- By Bill DiPaolo Palm Beach Post Staff Writer
Derelict boats, eyesores and environmental hazards to many locals, were being hauled away Friday afternoon off Burt Reynolds Park West.
Meanwhile, the owner of a 42-foot houseboat that washed ashore off the park was trying to push the 12-ton craft offshore on Friday afternoon. The boat, which does not have a motor, washed ashore at the park after Hurricane Irma.
Palm Beach County sited the boat on Dec. 13 as an abandoned vessel that must be removed.
“The boat is beautiful for sitting on deck and playing music and watching the sunset go down,” said owner Donna Tabor, who bought the boat for $10,000 last Labor Day. The former owner kept the boat at Bluffs Marina in Jupiter.
The wind blew the boat ashore earlier this month at Burt Reynolds Park, drawing complaints from local residents. An orange tag issued by Palm Beach County Parks and Recreation Department was placed Dec. 13 on the vessel. The tag said the vessel had to be removed in 24 hours.
Tabor said she moors the boat off Burt Reynolds Park because local marinas will not allow her to moor on their property. The boat has the proper lighting, title and registration. The bilge pump works, she said.
“The marinas all tell me they don’t allow houseboats,” Tabor said.
A salvage company hired by Florida Fish and Wildlife Conservation Commission is removing the derelict boats from canals and Intracoastal Waterway off Jupiter. The salvage boat off Burt Reynolds Park on Friday afternoon hauled away the sunk sailboat that had collided with Tabor’s houseboat.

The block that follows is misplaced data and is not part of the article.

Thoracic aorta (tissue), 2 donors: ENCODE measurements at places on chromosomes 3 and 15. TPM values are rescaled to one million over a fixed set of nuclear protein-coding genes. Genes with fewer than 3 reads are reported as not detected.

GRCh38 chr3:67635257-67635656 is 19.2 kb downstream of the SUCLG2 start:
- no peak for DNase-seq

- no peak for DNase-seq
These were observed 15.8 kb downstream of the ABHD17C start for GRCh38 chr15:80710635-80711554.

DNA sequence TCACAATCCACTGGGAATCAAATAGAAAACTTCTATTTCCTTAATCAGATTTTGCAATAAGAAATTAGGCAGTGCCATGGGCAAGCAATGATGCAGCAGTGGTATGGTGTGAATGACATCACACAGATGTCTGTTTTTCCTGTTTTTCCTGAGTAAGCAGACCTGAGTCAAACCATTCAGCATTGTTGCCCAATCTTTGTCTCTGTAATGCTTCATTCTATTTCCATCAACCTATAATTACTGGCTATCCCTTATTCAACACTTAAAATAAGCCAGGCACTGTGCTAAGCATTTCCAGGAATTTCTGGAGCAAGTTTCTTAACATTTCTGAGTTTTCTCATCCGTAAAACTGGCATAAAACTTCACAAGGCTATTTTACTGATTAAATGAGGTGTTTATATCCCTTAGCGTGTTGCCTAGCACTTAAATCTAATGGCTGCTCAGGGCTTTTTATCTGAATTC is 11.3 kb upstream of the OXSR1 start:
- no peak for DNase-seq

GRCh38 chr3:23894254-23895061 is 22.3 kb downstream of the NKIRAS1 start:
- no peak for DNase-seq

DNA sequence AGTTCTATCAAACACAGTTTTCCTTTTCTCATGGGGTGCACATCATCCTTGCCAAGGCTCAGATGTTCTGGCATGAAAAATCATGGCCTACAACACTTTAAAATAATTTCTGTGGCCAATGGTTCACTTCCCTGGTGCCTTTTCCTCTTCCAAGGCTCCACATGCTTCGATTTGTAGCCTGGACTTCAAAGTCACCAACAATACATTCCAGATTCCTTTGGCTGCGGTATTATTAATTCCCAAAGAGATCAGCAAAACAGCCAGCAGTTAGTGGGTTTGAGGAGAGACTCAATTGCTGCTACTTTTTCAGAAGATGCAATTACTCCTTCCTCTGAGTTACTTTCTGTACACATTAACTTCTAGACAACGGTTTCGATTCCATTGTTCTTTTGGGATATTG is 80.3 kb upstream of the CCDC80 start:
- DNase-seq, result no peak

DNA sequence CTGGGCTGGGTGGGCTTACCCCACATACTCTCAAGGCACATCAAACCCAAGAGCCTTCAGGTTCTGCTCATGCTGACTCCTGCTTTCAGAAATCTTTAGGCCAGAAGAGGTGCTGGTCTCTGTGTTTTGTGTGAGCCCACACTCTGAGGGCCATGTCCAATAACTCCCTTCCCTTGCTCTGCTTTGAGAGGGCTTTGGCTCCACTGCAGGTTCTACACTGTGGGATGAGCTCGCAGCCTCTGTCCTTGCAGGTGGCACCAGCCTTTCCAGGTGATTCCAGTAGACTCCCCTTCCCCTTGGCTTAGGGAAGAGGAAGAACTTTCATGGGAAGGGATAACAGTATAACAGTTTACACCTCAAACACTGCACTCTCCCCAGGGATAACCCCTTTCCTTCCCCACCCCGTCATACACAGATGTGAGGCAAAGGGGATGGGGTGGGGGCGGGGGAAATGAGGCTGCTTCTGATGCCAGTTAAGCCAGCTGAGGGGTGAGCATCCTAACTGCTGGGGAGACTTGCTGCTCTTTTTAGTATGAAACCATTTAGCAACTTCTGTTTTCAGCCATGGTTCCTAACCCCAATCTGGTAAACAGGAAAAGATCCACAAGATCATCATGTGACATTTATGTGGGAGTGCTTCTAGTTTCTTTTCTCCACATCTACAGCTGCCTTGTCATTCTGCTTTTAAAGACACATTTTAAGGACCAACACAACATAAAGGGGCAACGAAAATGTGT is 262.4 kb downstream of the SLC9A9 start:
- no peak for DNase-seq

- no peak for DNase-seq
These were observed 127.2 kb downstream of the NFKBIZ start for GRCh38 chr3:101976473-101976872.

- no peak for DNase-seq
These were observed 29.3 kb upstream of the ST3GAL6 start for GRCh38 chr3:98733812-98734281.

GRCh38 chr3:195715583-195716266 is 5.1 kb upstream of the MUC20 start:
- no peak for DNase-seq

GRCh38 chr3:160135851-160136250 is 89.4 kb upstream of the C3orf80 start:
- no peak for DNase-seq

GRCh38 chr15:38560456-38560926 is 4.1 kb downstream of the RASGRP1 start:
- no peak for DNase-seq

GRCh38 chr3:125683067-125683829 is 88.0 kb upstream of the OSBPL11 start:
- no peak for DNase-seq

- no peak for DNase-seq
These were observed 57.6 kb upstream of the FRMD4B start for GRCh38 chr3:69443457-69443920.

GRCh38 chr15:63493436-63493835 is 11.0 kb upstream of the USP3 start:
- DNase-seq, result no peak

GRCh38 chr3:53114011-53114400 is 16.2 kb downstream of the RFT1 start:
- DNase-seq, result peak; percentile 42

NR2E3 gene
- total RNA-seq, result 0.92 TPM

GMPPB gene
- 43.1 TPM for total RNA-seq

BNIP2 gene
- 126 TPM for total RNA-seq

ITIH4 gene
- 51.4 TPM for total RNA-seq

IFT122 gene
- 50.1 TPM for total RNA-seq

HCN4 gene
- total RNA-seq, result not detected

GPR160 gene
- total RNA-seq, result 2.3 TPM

Mooring the houseboat in the same location off Burt Reynolds Park where it was before Hurricane Irma may not meet legal requirements, said Palm Beach County Parks and Recretation Executive Director Eric Call.
“We’re trying to get (FWC) to include the houseboat as an abandoned vessel to add to the list of boats being removed,” said Call.
Tabor’s houseboat -- which is air-conditioned -- is like a floating recreation vehicle.
Inside is a kitchen with a refrigerator, stove and dining table. A full-screen television set and stereo are in the living room. Full length mirrors are on the walls. Sliding glass doors open outside. A winding staircase leads up to the deck with a 360-degree view.
“I don’t plan to live on it. But it’s a great place to come out and relax,” said Tabor, watching the sailboats drift by.